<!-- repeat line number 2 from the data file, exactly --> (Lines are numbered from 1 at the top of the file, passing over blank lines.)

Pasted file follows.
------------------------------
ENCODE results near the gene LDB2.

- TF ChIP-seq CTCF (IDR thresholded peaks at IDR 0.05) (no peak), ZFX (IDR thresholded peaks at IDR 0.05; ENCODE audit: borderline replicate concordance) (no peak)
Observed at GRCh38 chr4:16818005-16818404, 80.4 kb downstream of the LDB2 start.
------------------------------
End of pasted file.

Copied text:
- TF ChIP-seq CTCF (IDR thresholded peaks at IDR 0.05) (no peak), ZFX (IDR thresholded peaks at IDR 0.05; ENCODE audit: borderline replicate concordance) (no peak)